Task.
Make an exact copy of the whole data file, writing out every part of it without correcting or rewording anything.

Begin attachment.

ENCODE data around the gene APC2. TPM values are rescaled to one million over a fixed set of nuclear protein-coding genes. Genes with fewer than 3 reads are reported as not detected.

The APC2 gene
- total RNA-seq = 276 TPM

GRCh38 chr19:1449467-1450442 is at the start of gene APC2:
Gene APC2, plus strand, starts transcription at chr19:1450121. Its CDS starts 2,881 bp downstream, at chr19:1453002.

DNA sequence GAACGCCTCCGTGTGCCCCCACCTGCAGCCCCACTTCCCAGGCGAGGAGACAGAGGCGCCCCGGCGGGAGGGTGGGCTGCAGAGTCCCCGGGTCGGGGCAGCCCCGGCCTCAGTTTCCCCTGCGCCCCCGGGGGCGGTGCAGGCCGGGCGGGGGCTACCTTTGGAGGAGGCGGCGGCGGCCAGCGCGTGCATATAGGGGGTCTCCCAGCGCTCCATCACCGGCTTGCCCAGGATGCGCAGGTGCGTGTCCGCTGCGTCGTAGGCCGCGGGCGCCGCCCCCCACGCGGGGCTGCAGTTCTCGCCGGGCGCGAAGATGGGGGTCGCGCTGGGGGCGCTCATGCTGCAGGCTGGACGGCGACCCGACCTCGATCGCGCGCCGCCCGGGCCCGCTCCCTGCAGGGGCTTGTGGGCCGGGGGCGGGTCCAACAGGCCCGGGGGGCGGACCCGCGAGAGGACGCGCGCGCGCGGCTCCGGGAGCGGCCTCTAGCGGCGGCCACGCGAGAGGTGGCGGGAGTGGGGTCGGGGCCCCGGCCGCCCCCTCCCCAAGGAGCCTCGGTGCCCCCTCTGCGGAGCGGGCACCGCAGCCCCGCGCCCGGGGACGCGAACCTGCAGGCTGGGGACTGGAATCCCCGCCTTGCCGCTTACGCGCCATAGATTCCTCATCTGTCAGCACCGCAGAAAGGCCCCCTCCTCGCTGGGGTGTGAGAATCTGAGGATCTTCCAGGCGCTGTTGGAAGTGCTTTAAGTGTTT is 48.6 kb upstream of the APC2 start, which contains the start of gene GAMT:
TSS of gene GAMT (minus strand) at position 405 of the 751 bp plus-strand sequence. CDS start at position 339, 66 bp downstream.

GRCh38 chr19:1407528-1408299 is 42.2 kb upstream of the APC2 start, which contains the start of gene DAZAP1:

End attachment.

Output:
ENCODE data around the gene APC2. TPM values are rescaled to one million over a fixed set of nuclear protein-coding genes. Genes with fewer than 3 reads are reported as not detected.

The APC2 gene
- total RNA-seq = 276 TPM

GRCh38 chr19:1449467-1450442 is at the start of gene APC2:
Gene APC2, plus strand, starts transcription at chr19:1450121. Its CDS starts 2,881 bp downstream, at chr19:1453002.

DNA sequence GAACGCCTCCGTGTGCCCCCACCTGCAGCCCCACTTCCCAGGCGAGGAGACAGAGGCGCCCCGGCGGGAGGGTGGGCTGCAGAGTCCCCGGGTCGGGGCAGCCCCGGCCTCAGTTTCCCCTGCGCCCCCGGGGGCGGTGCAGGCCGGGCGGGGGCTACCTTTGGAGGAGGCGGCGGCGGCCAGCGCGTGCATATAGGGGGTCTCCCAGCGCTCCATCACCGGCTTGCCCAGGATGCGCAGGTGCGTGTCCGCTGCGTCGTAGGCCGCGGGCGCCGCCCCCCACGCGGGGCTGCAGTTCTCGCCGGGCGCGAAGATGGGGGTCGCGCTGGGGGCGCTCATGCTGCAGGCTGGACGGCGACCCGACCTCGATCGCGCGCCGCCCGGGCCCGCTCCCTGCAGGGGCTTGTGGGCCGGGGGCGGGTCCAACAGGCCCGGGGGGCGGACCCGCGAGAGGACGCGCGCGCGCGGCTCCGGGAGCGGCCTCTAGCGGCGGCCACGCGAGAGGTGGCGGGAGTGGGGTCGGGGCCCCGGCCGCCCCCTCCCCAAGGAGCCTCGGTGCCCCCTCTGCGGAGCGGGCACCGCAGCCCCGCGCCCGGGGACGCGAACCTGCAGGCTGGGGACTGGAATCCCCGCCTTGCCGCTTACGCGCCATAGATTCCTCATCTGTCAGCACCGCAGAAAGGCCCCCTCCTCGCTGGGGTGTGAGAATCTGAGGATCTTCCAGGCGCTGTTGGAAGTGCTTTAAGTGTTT is 48.6 kb upstream of the APC2 start, which contains the start of gene GAMT:
TSS of gene GAMT (minus strand) at position 405 of the 751 bp plus-strand sequence. CDS start at position 339, 66 bp downstream.

GRCh38 chr19:1407528-1408299 is 42.2 kb upstream of the APC2 start, which contains the start of gene DAZAP1: